Teacher’s Corner by Lance Elbeck

As a former symphony musician now retired and teaching in Ottawa I’m continually impressed with the amazing memories displayed by the students at our school.

Fine symphonic players are excellent readers of music – great interpreters of notes on the page.  We like to joke that we’ve played the Mozart 39th Symphony (for instance) so many times that we could play it by memory.

Yet, how many of us could just sit down alone by ourselves in an empty room and play the 1st violin part to the Bartok concerto for orchestra completely by memory, observing all the rests, without an occasional prompt from our parts?

From the youngest students to the young adults in Stellae Boreales,

OSS teachers expect and encourage continual use of the ‘memory muscle’ in the Suzuki tradition.

It’s pretty thrilling for me to have a young child memorize a page of music, as they often do in just a week, and bring it eagerly into the lesson.

Stellae Boreales plays all repertoire from memory- I’m more impressed with their learning of the accompanying parts rather than the tune. The coaches set deadlines for the group for upcoming concerts – and are rarely disappointed.

A couple of decades ago I became pretty unhappy with my own musical memory. It was bad enough not being able to find my car keys or worse yet, to go into a room and forget why I was there in the first place.

The yearly solo concerto with the orchestra had become effortful from a memory standpoint, as the orchestra season became far busier and my outside musical affiliations increased, so one day it was off to the library for me to do a little research on the subject, hopefully to help my own memory.

Lo and behold, I found a wonderful book, The Art of Memory, by Frances Yates.

Ms. Yates begins in her book,

“In the ancient world, devoid of printing, without paper for note-taking or on which to type lectures, the trained memory was of vital importance. The ancient memories were trained by an art which reflected the art and architecture of the ancient world, which could depend on faculties of intense visual memorization which we have lost.”

The author then goes on to quote an unknown teacher of rhetoric in Ancient Rome:

“Now let us turn to the treasure house of inventions, the custodian of all the parts of rhetoric, memory.”

“There are two kinds of memory, one natural, the other artificial.  The natural memory is that which is engrafted in our minds, born simultaneously with thought. The artificial memory is a memory strengthened or confirmed by training. A good natural memory can be improved by this discipline and persons less well endowed can have their weak memories improved by the art.”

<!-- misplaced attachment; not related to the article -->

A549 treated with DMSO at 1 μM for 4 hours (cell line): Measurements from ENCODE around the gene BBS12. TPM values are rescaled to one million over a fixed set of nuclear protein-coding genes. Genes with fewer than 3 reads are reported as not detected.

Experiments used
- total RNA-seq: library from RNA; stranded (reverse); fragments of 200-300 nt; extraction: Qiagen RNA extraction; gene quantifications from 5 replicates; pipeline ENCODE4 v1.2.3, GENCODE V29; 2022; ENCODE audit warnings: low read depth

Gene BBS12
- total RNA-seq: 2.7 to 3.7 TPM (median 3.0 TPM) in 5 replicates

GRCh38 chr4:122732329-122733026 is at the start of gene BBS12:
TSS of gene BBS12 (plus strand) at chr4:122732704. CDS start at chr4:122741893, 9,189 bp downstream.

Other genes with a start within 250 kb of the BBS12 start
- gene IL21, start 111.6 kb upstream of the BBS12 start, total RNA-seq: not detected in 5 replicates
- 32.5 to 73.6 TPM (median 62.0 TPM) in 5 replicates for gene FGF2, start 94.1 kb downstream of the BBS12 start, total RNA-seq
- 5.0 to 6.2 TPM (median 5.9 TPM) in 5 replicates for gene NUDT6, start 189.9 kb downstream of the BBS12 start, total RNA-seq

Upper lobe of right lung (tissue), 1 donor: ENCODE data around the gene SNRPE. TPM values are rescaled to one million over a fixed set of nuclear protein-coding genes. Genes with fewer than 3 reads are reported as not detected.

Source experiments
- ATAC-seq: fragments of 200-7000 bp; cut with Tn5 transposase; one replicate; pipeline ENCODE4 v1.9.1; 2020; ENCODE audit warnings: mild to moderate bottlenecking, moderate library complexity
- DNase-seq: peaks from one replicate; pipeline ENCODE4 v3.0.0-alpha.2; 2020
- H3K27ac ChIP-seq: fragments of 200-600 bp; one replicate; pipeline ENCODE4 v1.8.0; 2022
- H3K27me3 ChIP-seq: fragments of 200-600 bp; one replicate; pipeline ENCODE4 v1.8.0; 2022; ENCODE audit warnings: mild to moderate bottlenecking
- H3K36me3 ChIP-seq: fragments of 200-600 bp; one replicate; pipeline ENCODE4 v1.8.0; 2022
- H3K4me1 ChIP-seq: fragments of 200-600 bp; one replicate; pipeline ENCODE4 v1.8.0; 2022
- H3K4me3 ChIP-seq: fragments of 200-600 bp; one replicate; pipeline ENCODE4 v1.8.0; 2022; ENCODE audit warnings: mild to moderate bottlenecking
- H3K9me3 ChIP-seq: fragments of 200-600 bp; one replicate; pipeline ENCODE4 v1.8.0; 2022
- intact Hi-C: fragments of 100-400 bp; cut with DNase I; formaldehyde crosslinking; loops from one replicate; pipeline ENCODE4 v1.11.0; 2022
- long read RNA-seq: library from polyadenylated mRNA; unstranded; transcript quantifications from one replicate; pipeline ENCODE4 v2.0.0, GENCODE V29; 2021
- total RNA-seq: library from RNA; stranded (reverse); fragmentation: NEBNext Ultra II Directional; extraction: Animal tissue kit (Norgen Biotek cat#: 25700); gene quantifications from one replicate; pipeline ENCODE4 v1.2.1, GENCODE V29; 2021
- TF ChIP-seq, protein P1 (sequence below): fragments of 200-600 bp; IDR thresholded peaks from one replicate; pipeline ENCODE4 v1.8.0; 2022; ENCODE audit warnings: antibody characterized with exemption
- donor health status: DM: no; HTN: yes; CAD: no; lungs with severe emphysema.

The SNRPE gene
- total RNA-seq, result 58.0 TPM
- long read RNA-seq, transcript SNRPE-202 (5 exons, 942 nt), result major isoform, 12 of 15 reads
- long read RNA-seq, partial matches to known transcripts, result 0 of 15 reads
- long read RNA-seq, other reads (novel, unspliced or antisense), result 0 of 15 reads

….Findings in the online edition of the journal Brain, pub. 2006, showed that not only do the brains of musically-trained children respond to music in a different way than those of untrained children, but also that the training “improves their memory” as well. After one year the musically trained children performed better in a memory test that is correlated with general intelligence skills such as literacy, verbal memory, visiospatial processing, mathematics and IQ.

….The Canadian-based researchers (McMaster University) reached these conclusions after measuring changes in brain responses to sounds in children aged between four and six.

Over the period of a year they took four measurements in two groups of children — those taking Suzuki music lessons and those taking no musical training outside school — and found developmental changes over periods as short as four months. While previous studies have shown that older children given music lessons had greater improvements in IQ scores than children given drama lessons, this is the first study to identify these effects in brain-based measurements in young children.

At the beginning of the study, six of the children (five boys, one girl) had just started to attend a Suzuki music school; the other six children (four boys, two girls) had no music lessons outside school.

….The researchers chose children being trained by the Suzuki method for several reasons: it ensured the children were all trained in the same way, were not selected for training according to their initial musical talent and had similar support from their families.

In addition, because there was no early training in reading music, the Suzuki method provided the researchers with a good model of how training in auditory, sensory and motor activities induces changes in the cortex of the brain.

Analysis of the music tasks showed greater improvement over the year in melody, harmony and rhythm processing in the children studying music compared to those not studying music. “General memory capacity” also improved more in the children studying music than in those not studying music.

Prof. Laurel Trainor ….”it is very interesting that the children taking music lessons improved more over the year on “general memory skills” that are correlated with non-musical abilities such as literacy, verbal memory, visiospatial processing, mathematics and IQ than did the children not taking lessons. The finding of very rapid maturation of the N250m component to violin sounds in children taking music lessons fits with their ‘large improvement on the memory test’. It suggests that musical training is having an effect on how the brain gets wired for general cognitive functioning related to memory and attention.”

According to the general principles of ‘artificial’ memory we should put everything that we want to fix in memory into an image. The more vivid the imagery the more vivid the impression.

As a teacher I find myself continually challenged — trying to make the music come alive and jump off the page and into my students memories.